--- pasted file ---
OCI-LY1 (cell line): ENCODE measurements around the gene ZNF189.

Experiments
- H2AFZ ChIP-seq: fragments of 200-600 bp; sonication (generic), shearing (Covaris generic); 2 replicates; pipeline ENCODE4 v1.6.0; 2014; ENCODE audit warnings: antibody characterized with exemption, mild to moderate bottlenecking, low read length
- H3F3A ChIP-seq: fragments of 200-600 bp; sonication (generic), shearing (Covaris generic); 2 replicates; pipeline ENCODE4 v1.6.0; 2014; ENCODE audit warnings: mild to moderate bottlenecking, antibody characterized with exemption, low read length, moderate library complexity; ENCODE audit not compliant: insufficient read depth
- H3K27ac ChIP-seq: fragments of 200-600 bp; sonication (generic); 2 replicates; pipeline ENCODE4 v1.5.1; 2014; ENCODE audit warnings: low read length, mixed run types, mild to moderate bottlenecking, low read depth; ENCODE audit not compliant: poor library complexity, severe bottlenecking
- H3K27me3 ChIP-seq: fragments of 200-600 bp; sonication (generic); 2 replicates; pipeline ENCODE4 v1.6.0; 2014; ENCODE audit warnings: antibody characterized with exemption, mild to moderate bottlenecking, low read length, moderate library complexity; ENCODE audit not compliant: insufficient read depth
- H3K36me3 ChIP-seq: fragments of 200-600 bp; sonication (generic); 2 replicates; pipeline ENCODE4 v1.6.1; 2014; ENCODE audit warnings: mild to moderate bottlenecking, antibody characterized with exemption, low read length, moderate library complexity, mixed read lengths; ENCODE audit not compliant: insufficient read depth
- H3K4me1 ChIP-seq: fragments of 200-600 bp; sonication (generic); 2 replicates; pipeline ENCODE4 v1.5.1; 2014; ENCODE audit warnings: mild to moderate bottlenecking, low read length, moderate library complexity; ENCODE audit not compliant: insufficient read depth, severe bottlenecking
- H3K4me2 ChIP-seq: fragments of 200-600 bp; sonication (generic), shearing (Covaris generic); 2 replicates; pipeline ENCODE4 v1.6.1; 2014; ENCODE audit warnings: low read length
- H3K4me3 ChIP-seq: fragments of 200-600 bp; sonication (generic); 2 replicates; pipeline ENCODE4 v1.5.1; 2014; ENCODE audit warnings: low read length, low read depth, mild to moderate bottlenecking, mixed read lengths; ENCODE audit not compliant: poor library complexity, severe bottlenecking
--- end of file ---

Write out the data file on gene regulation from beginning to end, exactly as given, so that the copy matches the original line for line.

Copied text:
OCI-LY1 (cell line): ENCODE measurements around the gene ZNF189.

Experiments
- H2AFZ ChIP-seq: fragments of 200-600 bp; sonication (generic), shearing (Covaris generic); 2 replicates; pipeline ENCODE4 v1.6.0; 2014; ENCODE audit warnings: antibody characterized with exemption, mild to moderate bottlenecking, low read length
- H3F3A ChIP-seq: fragments of 200-600 bp; sonication (generic), shearing (Covaris generic); 2 replicates; pipeline ENCODE4 v1.6.0; 2014; ENCODE audit warnings: mild to moderate bottlenecking, antibody characterized with exemption, low read length, moderate library complexity; ENCODE audit not compliant: insufficient read depth
- H3K27ac ChIP-seq: fragments of 200-600 bp; sonication (generic); 2 replicates; pipeline ENCODE4 v1.5.1; 2014; ENCODE audit warnings: low read length, mixed run types, mild to moderate bottlenecking, low read depth; ENCODE audit not compliant: poor library complexity, severe bottlenecking
- H3K27me3 ChIP-seq: fragments of 200-600 bp; sonication (generic); 2 replicates; pipeline ENCODE4 v1.6.0; 2014; ENCODE audit warnings: antibody characterized with exemption, mild to moderate bottlenecking, low read length, moderate library complexity; ENCODE audit not compliant: insufficient read depth
- H3K36me3 ChIP-seq: fragments of 200-600 bp; sonication (generic); 2 replicates; pipeline ENCODE4 v1.6.1; 2014; ENCODE audit warnings: mild to moderate bottlenecking, antibody characterized with exemption, low read length, moderate library complexity, mixed read lengths; ENCODE audit not compliant: insufficient read depth
- H3K4me1 ChIP-seq: fragments of 200-600 bp; sonication (generic); 2 replicates; pipeline ENCODE4 v1.5.1; 2014; ENCODE audit warnings: mild to moderate bottlenecking, low read length, moderate library complexity; ENCODE audit not compliant: insufficient read depth, severe bottlenecking
- H3K4me2 ChIP-seq: fragments of 200-600 bp; sonication (generic), shearing (Covaris generic); 2 replicates; pipeline ENCODE4 v1.6.1; 2014; ENCODE audit warnings: low read length
- H3K4me3 ChIP-seq: fragments of 200-600 bp; sonication (generic); 2 replicates; pipeline ENCODE4 v1.5.1; 2014; ENCODE audit warnings: low read length, low read depth, mild to moderate bottlenecking, mixed read lengths; ENCODE audit not compliant: poor library complexity, severe bottlenecking